Life And Writings Of Sulpitius Severus by Sulpitius Severus
Chapter XX. Then follows the book of Leviticus, in which the precepts bearing upon sacrifice are set√†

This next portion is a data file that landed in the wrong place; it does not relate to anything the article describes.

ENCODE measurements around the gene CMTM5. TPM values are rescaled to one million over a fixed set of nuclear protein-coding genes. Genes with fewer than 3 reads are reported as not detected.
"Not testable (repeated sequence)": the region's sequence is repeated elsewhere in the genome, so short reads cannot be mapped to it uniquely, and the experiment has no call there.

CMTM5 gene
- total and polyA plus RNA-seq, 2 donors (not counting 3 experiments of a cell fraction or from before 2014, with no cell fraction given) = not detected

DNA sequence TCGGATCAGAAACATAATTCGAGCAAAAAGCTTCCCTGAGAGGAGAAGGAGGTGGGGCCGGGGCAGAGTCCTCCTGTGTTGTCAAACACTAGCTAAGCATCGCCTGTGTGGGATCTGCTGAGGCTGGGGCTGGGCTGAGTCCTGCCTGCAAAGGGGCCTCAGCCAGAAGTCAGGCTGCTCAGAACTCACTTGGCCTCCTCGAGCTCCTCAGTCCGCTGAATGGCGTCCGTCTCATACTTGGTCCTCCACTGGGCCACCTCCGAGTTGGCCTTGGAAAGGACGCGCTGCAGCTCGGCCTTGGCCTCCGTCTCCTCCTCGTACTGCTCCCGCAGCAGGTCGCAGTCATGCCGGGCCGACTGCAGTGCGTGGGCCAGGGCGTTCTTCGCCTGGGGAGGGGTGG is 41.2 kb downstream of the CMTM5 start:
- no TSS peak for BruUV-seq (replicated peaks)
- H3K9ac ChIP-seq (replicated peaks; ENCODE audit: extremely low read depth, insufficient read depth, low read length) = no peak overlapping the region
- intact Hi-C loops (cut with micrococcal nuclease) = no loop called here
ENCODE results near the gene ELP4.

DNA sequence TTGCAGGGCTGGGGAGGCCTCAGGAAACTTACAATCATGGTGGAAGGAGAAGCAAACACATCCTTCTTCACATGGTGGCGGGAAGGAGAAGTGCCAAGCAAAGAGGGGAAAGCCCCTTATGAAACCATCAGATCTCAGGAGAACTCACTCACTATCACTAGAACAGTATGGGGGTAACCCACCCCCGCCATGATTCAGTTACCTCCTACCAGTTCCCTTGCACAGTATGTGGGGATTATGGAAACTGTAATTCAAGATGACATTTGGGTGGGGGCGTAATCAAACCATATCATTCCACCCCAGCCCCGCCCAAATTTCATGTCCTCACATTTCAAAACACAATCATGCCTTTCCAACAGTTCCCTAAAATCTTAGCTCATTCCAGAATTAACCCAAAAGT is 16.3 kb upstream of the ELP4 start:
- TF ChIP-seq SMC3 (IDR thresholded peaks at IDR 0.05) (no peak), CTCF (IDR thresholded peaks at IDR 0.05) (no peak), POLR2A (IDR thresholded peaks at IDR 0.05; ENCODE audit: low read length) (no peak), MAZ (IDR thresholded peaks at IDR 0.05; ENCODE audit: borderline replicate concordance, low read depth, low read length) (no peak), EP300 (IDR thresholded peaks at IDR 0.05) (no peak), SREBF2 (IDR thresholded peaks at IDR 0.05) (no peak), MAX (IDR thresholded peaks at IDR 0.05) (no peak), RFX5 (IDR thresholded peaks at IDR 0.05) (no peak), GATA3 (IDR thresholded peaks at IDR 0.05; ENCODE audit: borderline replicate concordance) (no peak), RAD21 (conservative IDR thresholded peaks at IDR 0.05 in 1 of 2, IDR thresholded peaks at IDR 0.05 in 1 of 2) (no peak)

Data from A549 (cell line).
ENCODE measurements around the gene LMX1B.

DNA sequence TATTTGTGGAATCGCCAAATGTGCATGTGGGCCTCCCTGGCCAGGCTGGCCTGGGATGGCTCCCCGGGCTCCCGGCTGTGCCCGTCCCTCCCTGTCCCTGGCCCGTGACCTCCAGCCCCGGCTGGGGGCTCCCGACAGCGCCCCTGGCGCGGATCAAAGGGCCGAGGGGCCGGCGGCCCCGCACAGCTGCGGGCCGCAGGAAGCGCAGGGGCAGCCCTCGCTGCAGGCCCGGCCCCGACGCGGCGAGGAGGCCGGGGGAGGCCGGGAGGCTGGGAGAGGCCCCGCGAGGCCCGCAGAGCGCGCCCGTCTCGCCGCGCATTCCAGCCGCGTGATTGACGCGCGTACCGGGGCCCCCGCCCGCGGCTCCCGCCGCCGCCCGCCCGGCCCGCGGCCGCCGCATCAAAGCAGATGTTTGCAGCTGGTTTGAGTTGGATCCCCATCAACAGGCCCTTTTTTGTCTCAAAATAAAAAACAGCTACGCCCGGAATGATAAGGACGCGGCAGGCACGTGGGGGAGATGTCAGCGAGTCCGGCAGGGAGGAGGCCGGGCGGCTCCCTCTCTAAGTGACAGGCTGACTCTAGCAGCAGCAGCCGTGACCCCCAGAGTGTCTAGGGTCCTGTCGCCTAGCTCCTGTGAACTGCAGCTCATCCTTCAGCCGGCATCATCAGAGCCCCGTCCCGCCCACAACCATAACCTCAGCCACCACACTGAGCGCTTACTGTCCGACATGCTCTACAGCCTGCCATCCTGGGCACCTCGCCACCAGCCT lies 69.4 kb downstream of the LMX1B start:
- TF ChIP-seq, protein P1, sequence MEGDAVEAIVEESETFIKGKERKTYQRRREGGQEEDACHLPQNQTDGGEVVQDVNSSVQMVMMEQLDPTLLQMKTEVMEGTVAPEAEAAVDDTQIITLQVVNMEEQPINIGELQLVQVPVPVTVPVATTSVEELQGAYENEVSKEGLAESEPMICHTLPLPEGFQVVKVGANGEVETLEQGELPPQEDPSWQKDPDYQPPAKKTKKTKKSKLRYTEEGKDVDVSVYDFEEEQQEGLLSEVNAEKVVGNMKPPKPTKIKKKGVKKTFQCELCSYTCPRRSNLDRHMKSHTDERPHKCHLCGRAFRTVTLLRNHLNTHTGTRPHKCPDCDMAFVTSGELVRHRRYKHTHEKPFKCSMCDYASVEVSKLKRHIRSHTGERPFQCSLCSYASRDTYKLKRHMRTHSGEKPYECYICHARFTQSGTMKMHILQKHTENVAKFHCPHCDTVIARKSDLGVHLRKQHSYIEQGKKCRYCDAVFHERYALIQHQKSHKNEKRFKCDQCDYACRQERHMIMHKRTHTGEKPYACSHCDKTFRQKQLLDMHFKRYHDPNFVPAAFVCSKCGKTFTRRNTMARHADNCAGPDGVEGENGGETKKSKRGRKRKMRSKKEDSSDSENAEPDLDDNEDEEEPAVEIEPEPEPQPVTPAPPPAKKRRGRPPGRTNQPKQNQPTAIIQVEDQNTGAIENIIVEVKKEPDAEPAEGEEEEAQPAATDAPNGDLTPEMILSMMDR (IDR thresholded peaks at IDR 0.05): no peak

Then follows the book of Leviticus, in which the precepts bearing upon sacrifice are set forth; commandments also are added to the law formerly given; and almost the whole is full of instructions connected with the priests. If any one wishes to become acquainted with these, he will obtain fuller information from that source. For we, keeping within the limits of the work undertaken, touch upon the history only. The tribe of Levi, then, being set apart for the priesthood, the rest of the tribes were numbered, and were found to amount to six hundred and three thousand five hundred persons. When, therefore, the people made use of the manna for food, as we have related above, even amid so many and so great kindnesses of God, showing themselves, as ever, ungrateful, they longed after the worthless viands to which they had been accustomed in Egypt. Then the Lord brought an enormous supply of quails into the camp; and as they were eagerly tearing these to pieces, as soon as their lips touched the flesh, they perished. There was indeed on that day a great destruction in the camp, so that twenty and three thousand men are said to have died. Thus the people were punished by the very food which they desired. Thence the company went forward, and came to Faran; and Moses was instructed by the Lord that the land was now near, the possession of which the Lord had promised them. Spies, accordingly, having been sent into it, they report that it was a land blessed with all abundance, but that the nations were powerful, and the towns fortified with immense walls. When this was made known to the people, fear seized the minds of all; and to such a pitch of wickedness did they come, that, despising the authority of Moses, they prepared to appoint for themselves a leader, under whose guidance they might return to Egypt. Then Joshua and Caleb, who had been of the number of the spies, rent their garments with tears, and implored the people not to believe the spies relating such terrors; for that they themselves had been with them, and had found nothing dreadful in that country; and that it behooved them to trust the promises of God, that these enemies would rather become their prey than prove their destruction. But that stiff-necked race, setting themselves against every good advice, rushed upon them to destroy them. And the Lord, angry on account of these things, exposed a part of the people to be slain by the enemy, while the spies were slain for having excited fear among the people.